Freshman at State of Union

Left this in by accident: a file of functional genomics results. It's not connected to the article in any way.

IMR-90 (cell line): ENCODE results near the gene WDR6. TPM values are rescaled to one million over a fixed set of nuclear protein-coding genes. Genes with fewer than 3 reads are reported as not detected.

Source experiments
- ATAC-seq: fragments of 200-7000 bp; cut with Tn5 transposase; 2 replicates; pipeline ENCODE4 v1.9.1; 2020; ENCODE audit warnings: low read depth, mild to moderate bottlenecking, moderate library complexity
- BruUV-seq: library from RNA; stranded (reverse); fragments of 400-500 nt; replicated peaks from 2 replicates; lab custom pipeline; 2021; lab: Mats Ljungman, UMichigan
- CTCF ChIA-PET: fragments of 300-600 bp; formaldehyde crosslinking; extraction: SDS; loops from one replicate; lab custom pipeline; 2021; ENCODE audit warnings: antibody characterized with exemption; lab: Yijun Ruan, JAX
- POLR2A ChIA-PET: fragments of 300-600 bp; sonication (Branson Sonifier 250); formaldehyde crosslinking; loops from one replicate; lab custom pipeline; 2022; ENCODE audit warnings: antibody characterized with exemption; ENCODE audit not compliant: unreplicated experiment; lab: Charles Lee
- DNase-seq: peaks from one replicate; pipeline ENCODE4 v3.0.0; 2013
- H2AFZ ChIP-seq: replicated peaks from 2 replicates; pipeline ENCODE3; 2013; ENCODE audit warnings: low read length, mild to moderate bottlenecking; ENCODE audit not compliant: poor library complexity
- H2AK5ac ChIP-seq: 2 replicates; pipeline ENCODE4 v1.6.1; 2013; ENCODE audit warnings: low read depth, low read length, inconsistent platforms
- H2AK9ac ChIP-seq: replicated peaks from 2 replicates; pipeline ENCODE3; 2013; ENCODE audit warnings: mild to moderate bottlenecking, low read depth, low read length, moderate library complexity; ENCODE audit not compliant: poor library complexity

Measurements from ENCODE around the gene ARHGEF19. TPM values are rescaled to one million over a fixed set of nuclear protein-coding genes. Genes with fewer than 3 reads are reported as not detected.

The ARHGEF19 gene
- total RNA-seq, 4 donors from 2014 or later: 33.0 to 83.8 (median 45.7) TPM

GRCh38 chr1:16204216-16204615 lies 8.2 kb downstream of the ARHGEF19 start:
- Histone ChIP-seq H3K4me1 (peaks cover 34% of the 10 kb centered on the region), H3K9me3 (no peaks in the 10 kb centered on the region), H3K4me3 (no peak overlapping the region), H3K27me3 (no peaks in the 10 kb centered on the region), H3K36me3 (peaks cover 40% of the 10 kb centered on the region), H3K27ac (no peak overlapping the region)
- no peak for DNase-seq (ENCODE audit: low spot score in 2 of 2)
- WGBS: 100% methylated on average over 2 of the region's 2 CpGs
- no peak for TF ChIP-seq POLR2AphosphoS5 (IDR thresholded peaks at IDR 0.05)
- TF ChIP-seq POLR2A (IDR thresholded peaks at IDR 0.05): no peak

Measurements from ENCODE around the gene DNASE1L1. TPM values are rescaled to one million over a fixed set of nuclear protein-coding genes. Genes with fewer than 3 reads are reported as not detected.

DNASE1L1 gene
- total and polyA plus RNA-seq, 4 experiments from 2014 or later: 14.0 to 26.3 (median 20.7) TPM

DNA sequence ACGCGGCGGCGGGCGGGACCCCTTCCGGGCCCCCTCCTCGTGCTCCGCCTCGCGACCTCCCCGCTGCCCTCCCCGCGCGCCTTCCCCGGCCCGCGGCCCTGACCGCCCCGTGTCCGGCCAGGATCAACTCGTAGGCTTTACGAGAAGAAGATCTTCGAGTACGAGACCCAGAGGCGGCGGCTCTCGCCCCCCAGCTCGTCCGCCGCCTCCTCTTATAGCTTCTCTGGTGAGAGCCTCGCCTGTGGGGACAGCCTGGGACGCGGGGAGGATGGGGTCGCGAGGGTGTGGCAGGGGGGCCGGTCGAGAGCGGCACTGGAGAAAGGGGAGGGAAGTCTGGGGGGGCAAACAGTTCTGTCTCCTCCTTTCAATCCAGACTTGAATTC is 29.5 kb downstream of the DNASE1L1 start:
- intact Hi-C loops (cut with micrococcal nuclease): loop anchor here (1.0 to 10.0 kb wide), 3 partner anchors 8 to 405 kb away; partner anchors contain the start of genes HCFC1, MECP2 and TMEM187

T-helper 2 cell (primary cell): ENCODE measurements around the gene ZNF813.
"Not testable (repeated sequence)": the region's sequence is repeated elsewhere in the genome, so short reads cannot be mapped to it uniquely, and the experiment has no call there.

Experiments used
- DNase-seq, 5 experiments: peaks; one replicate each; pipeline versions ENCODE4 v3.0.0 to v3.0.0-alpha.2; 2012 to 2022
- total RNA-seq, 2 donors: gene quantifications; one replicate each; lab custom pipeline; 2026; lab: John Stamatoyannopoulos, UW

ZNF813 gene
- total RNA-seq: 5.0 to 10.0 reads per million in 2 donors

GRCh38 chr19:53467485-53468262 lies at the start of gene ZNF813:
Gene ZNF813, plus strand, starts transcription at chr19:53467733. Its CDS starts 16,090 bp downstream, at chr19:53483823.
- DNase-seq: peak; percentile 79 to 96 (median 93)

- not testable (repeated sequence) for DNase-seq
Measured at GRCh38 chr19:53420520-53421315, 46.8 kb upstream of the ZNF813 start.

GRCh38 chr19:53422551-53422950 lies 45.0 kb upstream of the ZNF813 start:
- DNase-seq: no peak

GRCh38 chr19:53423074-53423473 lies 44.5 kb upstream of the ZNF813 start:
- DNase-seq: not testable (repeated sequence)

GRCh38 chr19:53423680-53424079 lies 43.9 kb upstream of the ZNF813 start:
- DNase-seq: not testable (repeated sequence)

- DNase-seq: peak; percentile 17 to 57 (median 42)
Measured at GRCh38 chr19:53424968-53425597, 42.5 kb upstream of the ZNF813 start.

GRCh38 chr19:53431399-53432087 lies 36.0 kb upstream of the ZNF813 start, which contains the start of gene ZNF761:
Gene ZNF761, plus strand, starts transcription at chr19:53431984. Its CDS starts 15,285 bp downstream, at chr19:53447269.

first_imgHarvard freshman Janell Holloway of Matthews House was among the select few invited to Wednesday’s (Jan. 27) State of the Union speech. Holloway, a Washington, D.C., resident who was an intern last summer in the D.C. Scholars program, watched the speech from first lady Michelle Obama’s box.The Harvard Gazette asked Holloway about her experience. Below is an edited version of that conversation:Q. When did you get invited to sit with the first lady, and how did that come about?A. About a week ago. My old boss called me and asked, “Janell, what are you doing next Wednesday?” I said, “I’m going back to school because the first day of class was Monday.” She said, “Well the first lady has invited you to sit in her box for the State of the Union address. Can you get a flight back here?” Immediately after that, I called my parents. They booked me a flight, and everything just sort of happened really fast after that.Q. Did you fly down just for the day, and were there other events involved?A. I flew down Tuesday night right after my classes. [On Wednesday,] two hours before we had to go to White House, we went to the U.S. Department of Education and met [Secretary of Education] Arne Duncan.Q. You went to the White House and then the Capitol?A. We went to the White House first. We had a little reception, and we got to bring one guest. I brought my dad, Jim Holloway. [There were] mostly staffers there, and then the first lady came just before she had to get ready to go. She came by to say hello and thanked us and kind of told us what to expect.Q. How was the speech itself?A. The speech was cool. It was kind of funny because whenever he said something really important, they started clapping. Sometimes they clapped so loud you couldn’t hear everything he said. It was interesting to see how they interacted. He threw in a few ad libs and some little jokes, and that was cool too. It was never a dull moment. It was a great speech. It was really amazing.Q. Did you interact with other people in the box?A. On the van ride over there, we talked to a lot of the people going into the box. Everybody was there for a different reason. The mayor of Oklahoma City was there. There were a few military personnel there. It was pretty interesting. Once we were in the box, while members of House were talking on the floor, we were talking. Even during the speech, when he made interesting points, you heard a few people making comments.Q. Did you get to interact at all with the first lady during the speech?A. Not during the speech. During the reception and afterward, we were able to take pictures with her and the president. We each got a picture with her and the president.Q. Where is it now?A. I think they’re mailing it to us.Q. How would you describe her?A. She’s actually really tall. I didn’t realize she was so tall. She’s very personable, very nice. She seems really down to earth. She’s really funny. What you see on TV isn’t fake.Q. Do you know what you’re going to study here at Harvard?A. I’m thinking of science, but haven’t made a decision yet.Q. Has this experience made an impact on you?A. When I first received the call, I was really excited but … it wasn’t until I talked to my parents and saw how they reacted that I realized how big a deal this is. Actually being in the room and seeing how people interacted with each other and the way he [Obama] presented himself and made his points was a really big deal. And being part of history, that had a big impact on me. I think meeting them, seeing how down to earth they are, how calm he is, how honorable, how accessible, despite the criticism he gets, I think is very inspirational. It was a totally amazing experience.Q. Did you come up to Cambridge this morning?A. I woke up and caught a 7:30 a.m. flight.last_img read more